Mark Zuckerberg articulated sharp criticism on the U.S. government on Wednesday.
The Facebook CEO said the government authorities had hurt Silicon Valley companies as their explanation of online spying endeavours of Intelligence agencies in the country was frustratingly poor.
Mr Zuckerberg candidly explained that he thought that "the government blew it." Mr Zuckerberg was answering to questions at Disrupt, the weeklong tech industry conference. Mr Zuckerberg was, however, not the only major personality who was frustrated due to the government's activities. Yahoo CEO Marissa Mayer, along with other major tech executives, expressed how frustrated she was. It was the first time when tech biggies were talking in public on what they felt regarding the controversial surveillance programmes.
Mr Zuckerberg told Michael Arrington, the interviewer who asked significant questions to him, that it was the responsibility of the government to protect every citizen in the country. It is also responsible for protecting individual freedom as well as companies and economy. He believed that the U.S. government performed terribly while trying to balance those things.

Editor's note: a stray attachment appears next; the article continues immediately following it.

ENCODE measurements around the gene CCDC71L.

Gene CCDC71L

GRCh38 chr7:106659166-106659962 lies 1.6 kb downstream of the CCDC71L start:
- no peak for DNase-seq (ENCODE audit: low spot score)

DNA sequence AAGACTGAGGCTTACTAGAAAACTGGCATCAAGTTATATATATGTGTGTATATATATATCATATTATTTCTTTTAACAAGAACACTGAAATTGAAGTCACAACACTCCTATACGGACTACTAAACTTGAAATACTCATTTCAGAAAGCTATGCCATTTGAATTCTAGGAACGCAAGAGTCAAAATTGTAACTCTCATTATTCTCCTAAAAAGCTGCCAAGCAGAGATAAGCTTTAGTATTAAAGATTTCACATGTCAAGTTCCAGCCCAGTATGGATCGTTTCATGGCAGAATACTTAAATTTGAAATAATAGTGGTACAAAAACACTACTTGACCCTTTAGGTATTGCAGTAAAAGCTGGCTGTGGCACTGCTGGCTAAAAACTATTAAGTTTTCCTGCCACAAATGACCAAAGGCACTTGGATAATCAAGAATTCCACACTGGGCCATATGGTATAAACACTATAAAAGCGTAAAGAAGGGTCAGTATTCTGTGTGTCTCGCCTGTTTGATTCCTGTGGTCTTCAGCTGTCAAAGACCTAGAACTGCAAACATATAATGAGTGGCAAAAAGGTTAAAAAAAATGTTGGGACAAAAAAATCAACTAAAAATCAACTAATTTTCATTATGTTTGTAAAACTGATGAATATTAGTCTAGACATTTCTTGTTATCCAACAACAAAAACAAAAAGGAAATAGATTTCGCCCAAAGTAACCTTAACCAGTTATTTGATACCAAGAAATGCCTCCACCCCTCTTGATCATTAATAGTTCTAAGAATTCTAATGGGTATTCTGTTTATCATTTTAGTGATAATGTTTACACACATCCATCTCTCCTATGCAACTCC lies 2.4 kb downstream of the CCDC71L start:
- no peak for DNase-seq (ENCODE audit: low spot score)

Mr Zuckerberg turned out to be all guns blazing when he was criticising the recent scandal related to NSA. Raw intelligence and American citizen's personal data were sent to Israel, according to the scandal. Several younger CEOs maintained an uncanny silence on the scandal, but Mr Zuckerberg seemed to be in a different mood altogether. He highlighted the significance of protecting human rights for every American. He mentioned that Facebook would start a new campaign for promoting transparency.
Mr Zuckerberg further stated that he was irritated at the fact that Facebook was not allowed to disclose the number of NSA requests it denies and grants to the public. Forbes reported that Facebook had received about 12,000 requests from the U.S. government to provide the authorities with information on certain Facebook users.
Mr Zuckerberg also said that every American should have the right to know about government programmes. He also said that the government's excuse that it was spying only on non-Americans did not help American start-up companies that had the ambition of achieving international status.